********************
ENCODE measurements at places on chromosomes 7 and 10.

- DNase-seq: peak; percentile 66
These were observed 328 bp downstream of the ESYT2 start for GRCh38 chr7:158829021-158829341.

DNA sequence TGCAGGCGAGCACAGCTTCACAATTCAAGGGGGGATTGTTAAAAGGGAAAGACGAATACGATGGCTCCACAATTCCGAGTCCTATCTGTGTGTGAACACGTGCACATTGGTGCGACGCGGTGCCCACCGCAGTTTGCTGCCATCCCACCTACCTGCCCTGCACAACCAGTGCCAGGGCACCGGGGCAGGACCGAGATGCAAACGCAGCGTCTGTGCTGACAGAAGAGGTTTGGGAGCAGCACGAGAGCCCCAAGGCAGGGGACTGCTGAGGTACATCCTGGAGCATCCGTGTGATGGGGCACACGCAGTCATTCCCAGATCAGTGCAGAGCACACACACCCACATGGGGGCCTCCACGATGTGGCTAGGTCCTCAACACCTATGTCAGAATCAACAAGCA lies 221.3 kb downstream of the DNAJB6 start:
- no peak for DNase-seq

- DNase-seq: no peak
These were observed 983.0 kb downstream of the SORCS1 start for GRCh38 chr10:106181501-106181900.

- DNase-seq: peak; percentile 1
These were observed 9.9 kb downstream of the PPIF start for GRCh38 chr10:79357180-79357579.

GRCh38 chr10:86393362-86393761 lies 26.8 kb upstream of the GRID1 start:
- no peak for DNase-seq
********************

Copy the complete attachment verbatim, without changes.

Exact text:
ENCODE measurements at places on chromosomes 7 and 10.

- DNase-seq: peak; percentile 66
These were observed 328 bp downstream of the ESYT2 start for GRCh38 chr7:158829021-158829341.

DNA sequence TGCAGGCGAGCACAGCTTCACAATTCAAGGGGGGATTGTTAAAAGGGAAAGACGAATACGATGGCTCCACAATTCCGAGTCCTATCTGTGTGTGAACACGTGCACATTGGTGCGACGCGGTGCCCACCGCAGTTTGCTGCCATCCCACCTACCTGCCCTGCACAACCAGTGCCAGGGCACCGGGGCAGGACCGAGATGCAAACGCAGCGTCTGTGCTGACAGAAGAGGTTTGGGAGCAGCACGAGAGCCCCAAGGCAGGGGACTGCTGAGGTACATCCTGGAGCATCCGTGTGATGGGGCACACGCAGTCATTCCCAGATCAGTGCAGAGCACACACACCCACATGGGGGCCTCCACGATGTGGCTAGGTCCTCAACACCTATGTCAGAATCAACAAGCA lies 221.3 kb downstream of the DNAJB6 start:
- no peak for DNase-seq

- DNase-seq: no peak
These were observed 983.0 kb downstream of the SORCS1 start for GRCh38 chr10:106181501-106181900.

- DNase-seq: peak; percentile 1
These were observed 9.9 kb downstream of the PPIF start for GRCh38 chr10:79357180-79357579.

GRCh38 chr10:86393362-86393761 lies 26.8 kb upstream of the GRID1 start:
- no peak for DNase-seq